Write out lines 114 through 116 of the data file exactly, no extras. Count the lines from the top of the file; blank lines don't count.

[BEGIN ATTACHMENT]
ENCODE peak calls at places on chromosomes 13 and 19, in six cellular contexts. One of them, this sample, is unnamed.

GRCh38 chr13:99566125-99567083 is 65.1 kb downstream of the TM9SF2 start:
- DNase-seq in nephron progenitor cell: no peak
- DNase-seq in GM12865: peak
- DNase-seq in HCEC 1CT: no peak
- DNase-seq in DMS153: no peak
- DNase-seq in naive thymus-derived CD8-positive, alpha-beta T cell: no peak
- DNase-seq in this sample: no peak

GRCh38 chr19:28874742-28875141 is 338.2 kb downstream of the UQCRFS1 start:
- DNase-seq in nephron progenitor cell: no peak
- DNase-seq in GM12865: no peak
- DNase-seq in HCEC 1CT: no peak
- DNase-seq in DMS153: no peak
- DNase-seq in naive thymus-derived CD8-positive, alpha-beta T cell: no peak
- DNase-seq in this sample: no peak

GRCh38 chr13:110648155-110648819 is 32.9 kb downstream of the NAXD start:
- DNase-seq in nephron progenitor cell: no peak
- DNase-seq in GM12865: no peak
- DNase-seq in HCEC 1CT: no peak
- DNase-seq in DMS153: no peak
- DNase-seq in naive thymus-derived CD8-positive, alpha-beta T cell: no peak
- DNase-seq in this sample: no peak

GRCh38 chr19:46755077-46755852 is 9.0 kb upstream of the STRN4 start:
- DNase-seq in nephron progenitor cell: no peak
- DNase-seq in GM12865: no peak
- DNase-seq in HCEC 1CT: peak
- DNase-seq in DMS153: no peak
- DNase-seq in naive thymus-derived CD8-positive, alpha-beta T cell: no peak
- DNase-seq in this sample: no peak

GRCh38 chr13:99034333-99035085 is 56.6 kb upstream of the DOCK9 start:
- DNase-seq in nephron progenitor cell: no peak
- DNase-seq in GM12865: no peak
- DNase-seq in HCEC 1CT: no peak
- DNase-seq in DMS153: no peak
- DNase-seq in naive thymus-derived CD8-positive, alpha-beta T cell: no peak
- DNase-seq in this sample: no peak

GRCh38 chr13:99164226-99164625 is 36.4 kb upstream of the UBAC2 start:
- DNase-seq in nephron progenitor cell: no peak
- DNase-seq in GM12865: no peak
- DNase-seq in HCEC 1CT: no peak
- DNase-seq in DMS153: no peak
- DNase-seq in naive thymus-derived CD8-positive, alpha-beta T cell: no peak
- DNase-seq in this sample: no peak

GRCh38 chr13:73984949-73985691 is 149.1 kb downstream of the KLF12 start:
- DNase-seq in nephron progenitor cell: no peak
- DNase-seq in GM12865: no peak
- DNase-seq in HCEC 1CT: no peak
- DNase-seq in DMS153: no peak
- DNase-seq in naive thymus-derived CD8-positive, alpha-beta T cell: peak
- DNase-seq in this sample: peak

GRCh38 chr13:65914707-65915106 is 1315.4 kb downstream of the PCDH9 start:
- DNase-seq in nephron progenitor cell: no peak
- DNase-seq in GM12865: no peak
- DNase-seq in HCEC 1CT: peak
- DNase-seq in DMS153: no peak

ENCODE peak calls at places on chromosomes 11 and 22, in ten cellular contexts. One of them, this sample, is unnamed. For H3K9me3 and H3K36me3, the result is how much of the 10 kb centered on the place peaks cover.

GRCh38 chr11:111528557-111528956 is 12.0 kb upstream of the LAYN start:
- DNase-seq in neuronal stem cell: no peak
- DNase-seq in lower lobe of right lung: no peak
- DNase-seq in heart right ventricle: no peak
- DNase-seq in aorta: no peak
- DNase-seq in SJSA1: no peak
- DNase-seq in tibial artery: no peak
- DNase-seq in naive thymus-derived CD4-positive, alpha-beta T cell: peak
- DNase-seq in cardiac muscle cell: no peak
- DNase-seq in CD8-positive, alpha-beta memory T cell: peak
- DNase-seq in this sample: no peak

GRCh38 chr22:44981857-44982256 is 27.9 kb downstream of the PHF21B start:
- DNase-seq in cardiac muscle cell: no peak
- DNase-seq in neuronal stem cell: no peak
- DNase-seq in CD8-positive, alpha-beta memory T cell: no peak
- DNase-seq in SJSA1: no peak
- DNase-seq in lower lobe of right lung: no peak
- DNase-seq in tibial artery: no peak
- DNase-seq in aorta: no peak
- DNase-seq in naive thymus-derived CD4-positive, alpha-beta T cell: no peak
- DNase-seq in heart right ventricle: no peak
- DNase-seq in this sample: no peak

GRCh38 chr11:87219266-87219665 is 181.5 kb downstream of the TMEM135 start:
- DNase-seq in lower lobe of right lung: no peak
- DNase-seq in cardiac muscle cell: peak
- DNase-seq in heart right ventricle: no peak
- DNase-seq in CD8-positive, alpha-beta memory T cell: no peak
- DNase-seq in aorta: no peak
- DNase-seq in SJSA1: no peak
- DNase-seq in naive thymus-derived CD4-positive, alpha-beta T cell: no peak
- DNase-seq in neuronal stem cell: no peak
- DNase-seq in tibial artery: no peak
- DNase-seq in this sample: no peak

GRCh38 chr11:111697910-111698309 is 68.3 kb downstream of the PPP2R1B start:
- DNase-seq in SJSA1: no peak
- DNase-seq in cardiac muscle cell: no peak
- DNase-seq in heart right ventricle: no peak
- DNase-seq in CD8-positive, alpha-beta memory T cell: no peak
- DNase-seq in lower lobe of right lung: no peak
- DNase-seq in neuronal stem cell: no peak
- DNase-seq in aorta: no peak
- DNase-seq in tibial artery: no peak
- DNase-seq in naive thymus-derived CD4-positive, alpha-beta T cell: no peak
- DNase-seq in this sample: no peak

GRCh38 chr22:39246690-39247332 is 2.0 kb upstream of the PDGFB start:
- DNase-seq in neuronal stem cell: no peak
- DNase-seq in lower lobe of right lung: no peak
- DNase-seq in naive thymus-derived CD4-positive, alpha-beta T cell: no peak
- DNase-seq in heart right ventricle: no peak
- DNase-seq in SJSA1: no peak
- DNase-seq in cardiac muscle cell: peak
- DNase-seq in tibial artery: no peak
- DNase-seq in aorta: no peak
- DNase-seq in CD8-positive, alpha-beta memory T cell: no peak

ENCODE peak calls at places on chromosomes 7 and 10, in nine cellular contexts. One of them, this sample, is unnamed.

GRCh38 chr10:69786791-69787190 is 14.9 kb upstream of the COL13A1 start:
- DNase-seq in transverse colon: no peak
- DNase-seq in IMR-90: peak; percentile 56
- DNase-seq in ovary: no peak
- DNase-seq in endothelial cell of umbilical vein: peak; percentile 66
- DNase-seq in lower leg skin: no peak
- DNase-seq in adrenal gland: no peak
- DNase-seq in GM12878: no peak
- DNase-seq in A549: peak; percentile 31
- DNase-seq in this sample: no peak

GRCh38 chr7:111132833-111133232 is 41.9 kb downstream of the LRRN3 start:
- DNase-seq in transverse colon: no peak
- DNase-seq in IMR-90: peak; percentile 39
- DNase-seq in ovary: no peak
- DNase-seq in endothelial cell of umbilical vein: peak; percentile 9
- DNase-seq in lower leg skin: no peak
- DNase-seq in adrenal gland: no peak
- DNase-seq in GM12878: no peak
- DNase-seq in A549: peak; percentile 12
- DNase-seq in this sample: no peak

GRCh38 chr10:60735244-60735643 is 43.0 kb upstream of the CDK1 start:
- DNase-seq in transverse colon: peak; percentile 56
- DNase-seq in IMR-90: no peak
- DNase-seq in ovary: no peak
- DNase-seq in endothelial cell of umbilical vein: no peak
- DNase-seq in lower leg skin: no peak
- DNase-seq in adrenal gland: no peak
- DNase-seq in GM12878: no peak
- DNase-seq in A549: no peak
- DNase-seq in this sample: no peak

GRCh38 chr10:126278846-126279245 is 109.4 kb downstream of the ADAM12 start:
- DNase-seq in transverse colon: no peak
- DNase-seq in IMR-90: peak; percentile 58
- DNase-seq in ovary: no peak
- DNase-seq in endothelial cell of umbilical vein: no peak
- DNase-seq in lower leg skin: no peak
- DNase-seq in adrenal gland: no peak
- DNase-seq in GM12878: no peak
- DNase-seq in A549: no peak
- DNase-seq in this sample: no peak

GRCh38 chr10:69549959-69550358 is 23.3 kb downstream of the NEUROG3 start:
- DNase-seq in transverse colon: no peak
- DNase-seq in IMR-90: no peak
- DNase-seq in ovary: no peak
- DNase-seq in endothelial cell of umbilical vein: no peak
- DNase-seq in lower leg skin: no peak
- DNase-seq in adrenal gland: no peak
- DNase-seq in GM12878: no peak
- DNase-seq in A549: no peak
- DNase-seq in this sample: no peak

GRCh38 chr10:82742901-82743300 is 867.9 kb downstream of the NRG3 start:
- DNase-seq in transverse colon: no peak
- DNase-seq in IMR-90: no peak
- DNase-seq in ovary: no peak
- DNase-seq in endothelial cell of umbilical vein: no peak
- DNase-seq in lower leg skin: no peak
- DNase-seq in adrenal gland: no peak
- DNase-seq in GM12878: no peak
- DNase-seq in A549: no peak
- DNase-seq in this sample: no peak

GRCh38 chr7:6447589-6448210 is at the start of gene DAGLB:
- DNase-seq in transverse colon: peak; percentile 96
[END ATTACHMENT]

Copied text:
- DNase-seq in IMR-90: peak; percentile 56
- DNase-seq in ovary: no peak
- DNase-seq in endothelial cell of umbilical vein: peak; percentile 66